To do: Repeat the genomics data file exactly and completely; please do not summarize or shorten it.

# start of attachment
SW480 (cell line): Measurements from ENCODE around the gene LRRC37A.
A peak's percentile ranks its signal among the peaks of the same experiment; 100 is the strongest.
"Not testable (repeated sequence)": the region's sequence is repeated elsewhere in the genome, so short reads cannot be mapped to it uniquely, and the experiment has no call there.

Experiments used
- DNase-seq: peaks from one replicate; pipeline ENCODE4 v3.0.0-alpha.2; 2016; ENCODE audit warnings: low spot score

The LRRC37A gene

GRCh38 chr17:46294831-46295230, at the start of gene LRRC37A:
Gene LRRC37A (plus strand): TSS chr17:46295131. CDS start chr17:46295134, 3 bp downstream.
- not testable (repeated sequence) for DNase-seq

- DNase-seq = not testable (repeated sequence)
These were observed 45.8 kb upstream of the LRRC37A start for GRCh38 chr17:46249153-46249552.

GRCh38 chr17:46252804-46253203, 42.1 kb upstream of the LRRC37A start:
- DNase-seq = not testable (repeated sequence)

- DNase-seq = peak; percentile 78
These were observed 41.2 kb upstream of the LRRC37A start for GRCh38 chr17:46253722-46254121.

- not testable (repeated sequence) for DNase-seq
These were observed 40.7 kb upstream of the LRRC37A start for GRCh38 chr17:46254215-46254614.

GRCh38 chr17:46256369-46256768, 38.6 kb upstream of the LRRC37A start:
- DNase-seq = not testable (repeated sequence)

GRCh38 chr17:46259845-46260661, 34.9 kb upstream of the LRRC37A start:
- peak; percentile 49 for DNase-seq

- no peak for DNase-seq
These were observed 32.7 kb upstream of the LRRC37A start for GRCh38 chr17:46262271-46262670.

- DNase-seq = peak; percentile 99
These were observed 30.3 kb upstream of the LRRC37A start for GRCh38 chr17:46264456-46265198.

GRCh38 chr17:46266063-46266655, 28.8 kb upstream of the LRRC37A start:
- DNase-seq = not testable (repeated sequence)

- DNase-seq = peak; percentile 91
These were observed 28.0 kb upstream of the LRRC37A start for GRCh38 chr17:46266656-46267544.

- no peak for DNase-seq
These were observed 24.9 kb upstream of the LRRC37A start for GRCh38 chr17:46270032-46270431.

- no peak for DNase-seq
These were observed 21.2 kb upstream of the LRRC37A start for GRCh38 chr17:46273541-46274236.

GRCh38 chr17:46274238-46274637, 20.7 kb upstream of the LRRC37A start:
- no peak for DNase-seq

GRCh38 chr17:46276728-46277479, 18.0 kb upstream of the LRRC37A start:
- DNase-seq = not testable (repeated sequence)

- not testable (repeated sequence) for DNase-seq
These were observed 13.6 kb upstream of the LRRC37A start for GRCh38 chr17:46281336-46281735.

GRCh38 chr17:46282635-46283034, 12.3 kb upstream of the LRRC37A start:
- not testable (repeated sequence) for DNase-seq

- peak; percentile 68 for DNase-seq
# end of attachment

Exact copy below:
SW480 (cell line): Measurements from ENCODE around the gene LRRC37A.
A peak's percentile ranks its signal among the peaks of the same experiment; 100 is the strongest.
"Not testable (repeated sequence)": the region's sequence is repeated elsewhere in the genome, so short reads cannot be mapped to it uniquely, and the experiment has no call there.

Experiments used
- DNase-seq: peaks from one replicate; pipeline ENCODE4 v3.0.0-alpha.2; 2016; ENCODE audit warnings: low spot score

The LRRC37A gene

GRCh38 chr17:46294831-46295230, at the start of gene LRRC37A:
Gene LRRC37A (plus strand): TSS chr17:46295131. CDS start chr17:46295134, 3 bp downstream.
- not testable (repeated sequence) for DNase-seq

- DNase-seq = not testable (repeated sequence)
These were observed 45.8 kb upstream of the LRRC37A start for GRCh38 chr17:46249153-46249552.

GRCh38 chr17:46252804-46253203, 42.1 kb upstream of the LRRC37A start:
- DNase-seq = not testable (repeated sequence)

- DNase-seq = peak; percentile 78
These were observed 41.2 kb upstream of the LRRC37A start for GRCh38 chr17:46253722-46254121.

- not testable (repeated sequence) for DNase-seq
These were observed 40.7 kb upstream of the LRRC37A start for GRCh38 chr17:46254215-46254614.

GRCh38 chr17:46256369-46256768, 38.6 kb upstream of the LRRC37A start:
- DNase-seq = not testable (repeated sequence)

GRCh38 chr17:46259845-46260661, 34.9 kb upstream of the LRRC37A start:
- peak; percentile 49 for DNase-seq

- no peak for DNase-seq
These were observed 32.7 kb upstream of the LRRC37A start for GRCh38 chr17:46262271-46262670.

- DNase-seq = peak; percentile 99
These were observed 30.3 kb upstream of the LRRC37A start for GRCh38 chr17:46264456-46265198.

GRCh38 chr17:46266063-46266655, 28.8 kb upstream of the LRRC37A start:
- DNase-seq = not testable (repeated sequence)

- DNase-seq = peak; percentile 91
These were observed 28.0 kb upstream of the LRRC37A start for GRCh38 chr17:46266656-46267544.

- no peak for DNase-seq
These were observed 24.9 kb upstream of the LRRC37A start for GRCh38 chr17:46270032-46270431.

- no peak for DNase-seq
These were observed 21.2 kb upstream of the LRRC37A start for GRCh38 chr17:46273541-46274236.

GRCh38 chr17:46274238-46274637, 20.7 kb upstream of the LRRC37A start:
- no peak for DNase-seq

GRCh38 chr17:46276728-46277479, 18.0 kb upstream of the LRRC37A start:
- DNase-seq = not testable (repeated sequence)

- not testable (repeated sequence) for DNase-seq
These were observed 13.6 kb upstream of the LRRC37A start for GRCh38 chr17:46281336-46281735.

GRCh38 chr17:46282635-46283034, 12.3 kb upstream of the LRRC37A start:
- not testable (repeated sequence) for DNase-seq

- peak; percentile 68 for DNase-seq